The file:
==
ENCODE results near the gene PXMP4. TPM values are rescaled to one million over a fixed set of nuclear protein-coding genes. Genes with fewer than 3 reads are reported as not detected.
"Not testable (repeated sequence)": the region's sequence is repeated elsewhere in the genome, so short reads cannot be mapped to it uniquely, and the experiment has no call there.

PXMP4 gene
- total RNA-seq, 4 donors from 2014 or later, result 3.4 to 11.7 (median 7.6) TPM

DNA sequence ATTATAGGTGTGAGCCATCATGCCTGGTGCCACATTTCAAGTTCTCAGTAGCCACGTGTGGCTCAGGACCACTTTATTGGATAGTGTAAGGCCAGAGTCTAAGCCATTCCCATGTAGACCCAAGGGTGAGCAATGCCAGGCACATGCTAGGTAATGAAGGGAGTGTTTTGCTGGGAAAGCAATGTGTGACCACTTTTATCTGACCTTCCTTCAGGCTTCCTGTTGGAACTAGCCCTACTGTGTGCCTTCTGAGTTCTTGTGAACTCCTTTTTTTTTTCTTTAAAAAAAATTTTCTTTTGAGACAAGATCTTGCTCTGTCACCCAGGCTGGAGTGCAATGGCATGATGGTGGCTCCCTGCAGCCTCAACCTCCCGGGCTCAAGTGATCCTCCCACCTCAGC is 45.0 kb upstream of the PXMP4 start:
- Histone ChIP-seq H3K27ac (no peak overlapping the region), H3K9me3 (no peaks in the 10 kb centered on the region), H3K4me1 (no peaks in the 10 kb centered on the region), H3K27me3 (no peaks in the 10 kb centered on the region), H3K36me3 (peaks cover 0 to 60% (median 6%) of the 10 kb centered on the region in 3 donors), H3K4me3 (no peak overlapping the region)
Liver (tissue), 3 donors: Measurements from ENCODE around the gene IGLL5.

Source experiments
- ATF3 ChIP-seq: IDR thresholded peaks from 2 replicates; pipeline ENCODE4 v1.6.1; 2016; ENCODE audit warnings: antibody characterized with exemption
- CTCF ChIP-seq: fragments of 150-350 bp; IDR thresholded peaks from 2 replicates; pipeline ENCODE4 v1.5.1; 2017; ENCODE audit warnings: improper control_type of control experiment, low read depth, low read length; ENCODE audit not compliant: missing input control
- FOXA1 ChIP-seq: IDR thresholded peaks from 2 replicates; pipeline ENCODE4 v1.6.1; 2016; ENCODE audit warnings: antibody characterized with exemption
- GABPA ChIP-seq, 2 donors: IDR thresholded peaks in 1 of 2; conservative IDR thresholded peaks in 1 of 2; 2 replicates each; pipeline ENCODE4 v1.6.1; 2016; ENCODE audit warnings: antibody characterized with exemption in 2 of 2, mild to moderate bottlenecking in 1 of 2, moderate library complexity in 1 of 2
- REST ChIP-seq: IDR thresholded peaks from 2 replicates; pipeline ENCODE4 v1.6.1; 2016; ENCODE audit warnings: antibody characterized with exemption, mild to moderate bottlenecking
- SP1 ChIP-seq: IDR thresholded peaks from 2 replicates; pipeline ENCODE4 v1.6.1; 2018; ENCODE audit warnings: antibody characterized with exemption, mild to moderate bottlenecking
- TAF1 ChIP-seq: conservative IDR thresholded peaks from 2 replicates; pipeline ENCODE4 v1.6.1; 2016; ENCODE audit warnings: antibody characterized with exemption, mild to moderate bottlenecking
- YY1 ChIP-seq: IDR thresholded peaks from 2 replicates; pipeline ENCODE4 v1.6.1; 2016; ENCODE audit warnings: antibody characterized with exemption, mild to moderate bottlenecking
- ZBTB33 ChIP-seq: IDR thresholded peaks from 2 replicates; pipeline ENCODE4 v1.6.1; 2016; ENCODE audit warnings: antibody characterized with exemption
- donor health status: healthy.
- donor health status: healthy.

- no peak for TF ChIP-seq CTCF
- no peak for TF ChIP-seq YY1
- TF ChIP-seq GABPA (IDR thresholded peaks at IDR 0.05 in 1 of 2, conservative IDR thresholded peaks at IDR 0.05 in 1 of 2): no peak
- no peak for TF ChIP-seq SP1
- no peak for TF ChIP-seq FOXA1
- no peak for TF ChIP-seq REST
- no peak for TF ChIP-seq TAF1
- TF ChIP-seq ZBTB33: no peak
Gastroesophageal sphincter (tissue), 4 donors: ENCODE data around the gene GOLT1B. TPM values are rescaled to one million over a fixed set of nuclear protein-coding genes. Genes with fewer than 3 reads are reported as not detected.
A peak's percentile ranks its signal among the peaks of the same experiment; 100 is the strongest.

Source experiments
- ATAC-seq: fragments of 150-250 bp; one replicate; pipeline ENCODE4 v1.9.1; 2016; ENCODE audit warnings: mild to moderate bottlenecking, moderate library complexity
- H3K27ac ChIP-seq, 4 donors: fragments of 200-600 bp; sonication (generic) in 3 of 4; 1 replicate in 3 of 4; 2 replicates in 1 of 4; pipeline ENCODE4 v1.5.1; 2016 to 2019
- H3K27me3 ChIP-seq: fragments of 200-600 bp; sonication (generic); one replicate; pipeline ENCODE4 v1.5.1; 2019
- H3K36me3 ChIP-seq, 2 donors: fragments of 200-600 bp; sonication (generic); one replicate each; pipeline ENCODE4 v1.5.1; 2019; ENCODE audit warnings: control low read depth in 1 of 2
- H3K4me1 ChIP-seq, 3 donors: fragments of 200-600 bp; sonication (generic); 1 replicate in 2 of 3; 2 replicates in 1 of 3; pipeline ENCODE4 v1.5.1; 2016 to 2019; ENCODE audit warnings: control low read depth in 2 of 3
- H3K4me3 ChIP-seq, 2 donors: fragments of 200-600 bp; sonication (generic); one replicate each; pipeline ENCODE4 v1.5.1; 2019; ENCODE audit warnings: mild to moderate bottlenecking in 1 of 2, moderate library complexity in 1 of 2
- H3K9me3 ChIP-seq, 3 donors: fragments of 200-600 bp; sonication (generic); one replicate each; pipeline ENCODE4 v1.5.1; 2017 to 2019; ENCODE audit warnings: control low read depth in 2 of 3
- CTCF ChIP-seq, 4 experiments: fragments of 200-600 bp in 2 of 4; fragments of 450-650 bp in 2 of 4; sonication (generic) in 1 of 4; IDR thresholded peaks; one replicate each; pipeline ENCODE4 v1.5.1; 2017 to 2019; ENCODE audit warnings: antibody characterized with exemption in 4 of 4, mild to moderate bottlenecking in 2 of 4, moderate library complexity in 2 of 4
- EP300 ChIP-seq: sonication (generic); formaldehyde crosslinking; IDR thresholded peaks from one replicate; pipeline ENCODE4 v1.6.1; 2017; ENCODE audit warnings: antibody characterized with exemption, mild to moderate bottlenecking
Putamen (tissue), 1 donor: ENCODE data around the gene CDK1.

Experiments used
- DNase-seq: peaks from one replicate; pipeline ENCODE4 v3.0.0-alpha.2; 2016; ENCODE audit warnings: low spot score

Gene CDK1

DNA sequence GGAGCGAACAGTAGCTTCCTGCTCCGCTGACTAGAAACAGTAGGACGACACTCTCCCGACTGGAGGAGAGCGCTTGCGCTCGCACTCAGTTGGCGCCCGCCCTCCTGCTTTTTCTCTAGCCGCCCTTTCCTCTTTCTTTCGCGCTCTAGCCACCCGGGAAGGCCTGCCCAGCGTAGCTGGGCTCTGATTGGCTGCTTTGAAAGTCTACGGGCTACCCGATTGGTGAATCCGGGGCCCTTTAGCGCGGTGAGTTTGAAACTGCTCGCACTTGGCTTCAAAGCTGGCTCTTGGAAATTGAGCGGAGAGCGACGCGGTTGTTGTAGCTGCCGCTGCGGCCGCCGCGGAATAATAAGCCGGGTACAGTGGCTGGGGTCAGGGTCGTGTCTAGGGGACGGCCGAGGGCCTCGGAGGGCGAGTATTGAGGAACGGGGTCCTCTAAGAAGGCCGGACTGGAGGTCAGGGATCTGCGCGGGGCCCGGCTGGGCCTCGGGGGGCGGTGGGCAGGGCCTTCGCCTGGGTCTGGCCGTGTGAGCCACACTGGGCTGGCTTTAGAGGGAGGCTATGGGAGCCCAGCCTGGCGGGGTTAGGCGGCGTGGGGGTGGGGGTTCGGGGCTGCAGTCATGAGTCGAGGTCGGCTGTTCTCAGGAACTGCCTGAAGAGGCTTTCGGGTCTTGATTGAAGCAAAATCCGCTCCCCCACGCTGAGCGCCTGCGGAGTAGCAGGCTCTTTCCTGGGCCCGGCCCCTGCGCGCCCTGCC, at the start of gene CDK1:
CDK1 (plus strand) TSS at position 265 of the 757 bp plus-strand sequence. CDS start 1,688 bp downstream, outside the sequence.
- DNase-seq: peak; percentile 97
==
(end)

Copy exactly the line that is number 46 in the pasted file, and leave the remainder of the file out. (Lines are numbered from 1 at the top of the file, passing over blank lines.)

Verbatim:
- DNase-seq: peak; percentile 97